Monday, May 22, 2006

Into the Abyss

Time and circumstance have not allowed me to pay attention to a certain pressing matter. I did, however, discover one way to distinguish osprey from ospring from a great distance.

When osprey decide it is time to take wing they simply take a little hop into the air, beat their wings a time or three, and off they go. When ospring decide to leave the nest they point their beak earthward and dive... hurtling downwardfor a few moments and finally swoop out of the dive, make a beat or two of their wings, and fly off.

I wonder how long it takes them to learn those wonderful circling maneuvers?


buddy larsen said...

Nice post--reminded of the awed fascination of watching slow-motion film of predator birds maneuvering--how a hawk or an owl can aerobat the last few feet of drop--at high speed and with a ground collision an instant away--to adjust to a darting direction-changing prey and get a talon on it and then beat that lifting zoom back up into the air. Makes ya wonder.

Syl said...

Excellent observation.

I suppose they eventually learn the right maneuvers by observing their parents and possibly their parents do train them. That is if they are anything like crows.

A few years ago I stopped at a gas station. The guy filling my tank seemed distracted and wasn't watching what he was doing. He showed me what it was that he was interested in.

For the last few hours there was a family of crows with the parents teaching the two young ones how to land on the tip of a pole. One parent on the pole, other and two young ones on a billboard.

Caws from the pole. One young one would fly to the pole in an attempt to unseat the parent. If his angle wasn't quite right, he'd flutter and fly back to the billboard. Caws again and another attempt. Angle right, feet perfectly placed at height of pole tip, parent crow flys to billboard and young one now on pole.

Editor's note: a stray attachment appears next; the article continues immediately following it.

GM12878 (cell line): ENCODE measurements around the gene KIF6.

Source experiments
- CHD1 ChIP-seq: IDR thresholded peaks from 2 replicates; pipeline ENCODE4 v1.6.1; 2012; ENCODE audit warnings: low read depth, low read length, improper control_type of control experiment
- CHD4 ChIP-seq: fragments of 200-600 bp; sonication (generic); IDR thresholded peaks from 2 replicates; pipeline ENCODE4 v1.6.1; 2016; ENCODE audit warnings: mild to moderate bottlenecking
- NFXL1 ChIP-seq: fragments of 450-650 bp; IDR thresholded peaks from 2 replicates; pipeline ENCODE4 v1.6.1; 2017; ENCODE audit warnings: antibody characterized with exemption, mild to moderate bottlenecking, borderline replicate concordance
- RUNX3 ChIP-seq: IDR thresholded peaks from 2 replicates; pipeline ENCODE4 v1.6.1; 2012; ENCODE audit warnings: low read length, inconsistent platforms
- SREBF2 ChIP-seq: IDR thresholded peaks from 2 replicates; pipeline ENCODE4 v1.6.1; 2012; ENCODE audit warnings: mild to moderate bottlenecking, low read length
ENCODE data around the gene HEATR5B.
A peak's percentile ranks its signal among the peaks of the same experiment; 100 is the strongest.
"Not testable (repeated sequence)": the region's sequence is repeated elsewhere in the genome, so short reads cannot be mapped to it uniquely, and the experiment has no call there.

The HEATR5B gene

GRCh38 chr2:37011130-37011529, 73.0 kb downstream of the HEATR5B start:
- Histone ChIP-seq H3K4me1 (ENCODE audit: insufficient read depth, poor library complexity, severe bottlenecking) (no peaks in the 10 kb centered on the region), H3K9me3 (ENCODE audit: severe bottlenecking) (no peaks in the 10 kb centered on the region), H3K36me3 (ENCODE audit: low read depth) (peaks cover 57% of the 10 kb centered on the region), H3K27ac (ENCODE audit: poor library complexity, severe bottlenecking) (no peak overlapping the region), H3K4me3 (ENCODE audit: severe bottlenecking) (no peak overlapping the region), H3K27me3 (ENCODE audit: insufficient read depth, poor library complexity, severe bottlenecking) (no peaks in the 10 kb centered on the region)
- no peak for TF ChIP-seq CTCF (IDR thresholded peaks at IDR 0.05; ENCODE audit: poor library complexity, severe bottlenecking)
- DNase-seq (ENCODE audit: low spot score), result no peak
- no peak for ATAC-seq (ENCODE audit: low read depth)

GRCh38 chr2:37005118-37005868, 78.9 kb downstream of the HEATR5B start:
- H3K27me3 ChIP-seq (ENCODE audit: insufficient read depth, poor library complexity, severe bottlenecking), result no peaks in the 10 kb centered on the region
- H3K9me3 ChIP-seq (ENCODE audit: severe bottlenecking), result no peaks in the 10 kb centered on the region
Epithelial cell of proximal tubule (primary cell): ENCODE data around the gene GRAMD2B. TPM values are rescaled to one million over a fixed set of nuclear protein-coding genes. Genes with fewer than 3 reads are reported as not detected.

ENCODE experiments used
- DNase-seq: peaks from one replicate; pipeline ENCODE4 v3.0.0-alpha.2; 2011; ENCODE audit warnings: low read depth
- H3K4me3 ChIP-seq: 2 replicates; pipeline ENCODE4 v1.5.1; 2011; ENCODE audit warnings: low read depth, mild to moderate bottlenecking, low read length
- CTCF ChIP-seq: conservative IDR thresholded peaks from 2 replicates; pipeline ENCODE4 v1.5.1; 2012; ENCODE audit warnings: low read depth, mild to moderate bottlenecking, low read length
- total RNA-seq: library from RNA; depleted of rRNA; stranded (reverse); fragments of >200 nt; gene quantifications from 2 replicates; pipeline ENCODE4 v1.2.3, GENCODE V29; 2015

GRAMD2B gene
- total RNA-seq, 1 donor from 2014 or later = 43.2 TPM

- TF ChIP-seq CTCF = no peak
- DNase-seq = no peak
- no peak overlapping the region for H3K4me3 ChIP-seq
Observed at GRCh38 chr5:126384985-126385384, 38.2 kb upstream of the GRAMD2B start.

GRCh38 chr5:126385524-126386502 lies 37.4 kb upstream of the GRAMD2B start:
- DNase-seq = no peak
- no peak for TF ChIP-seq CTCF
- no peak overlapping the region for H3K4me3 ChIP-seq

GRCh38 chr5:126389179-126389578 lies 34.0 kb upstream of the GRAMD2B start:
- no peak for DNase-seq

Other parent flys to pole, unseats young one who flies back to billboard.

Other young one attempts flight to pole.

Rinse. Repeat.

I stood there and watched with the attendant for quite a bit until another customer came along and I got back in the car and drove off.

Ed onWestSlope said...

They learn to fly with less mishaps and more grace than when I learned to walk, if my Mother is to be believed.

And then when I remember learning to ride a bike ....

The Lord's creation is astounding.

buddy larsen said...

I've got a little house spider on my desk. It has built itself a webby contraption of some sort under the overhang of a bigger book atop a smaller. I've been watching the little guy for a week now. So yes, some of us ARE easily entertained!

buddy larsen said...

Ha--figures--being albatosses and all--

Rick Ballard said...

Thanks for the update Knuck. It's good to know that Ospring I has achieved, if not lift off, at least dive down and return. Now it's just a matter of him/her getting to the gym every day and developing those pecs until all the flapping achieves its intended effect.

One of the funnier (at least to me) nature moments that I have witnessed was a young bald eagle who grabbed a baby salmon (maybe 1 - 1 1/2 lbs.) quite nicely and then couldn't gain altitude to get to its favorite tree perch. It wouldn't let go and it's beach landing wasn't exactly a feat of aerial art. In fact, it did a Three Stooges face plant and squawked about it quite noisily for a bit afterwards.

It did eat the fish though, which was the point of the exercise.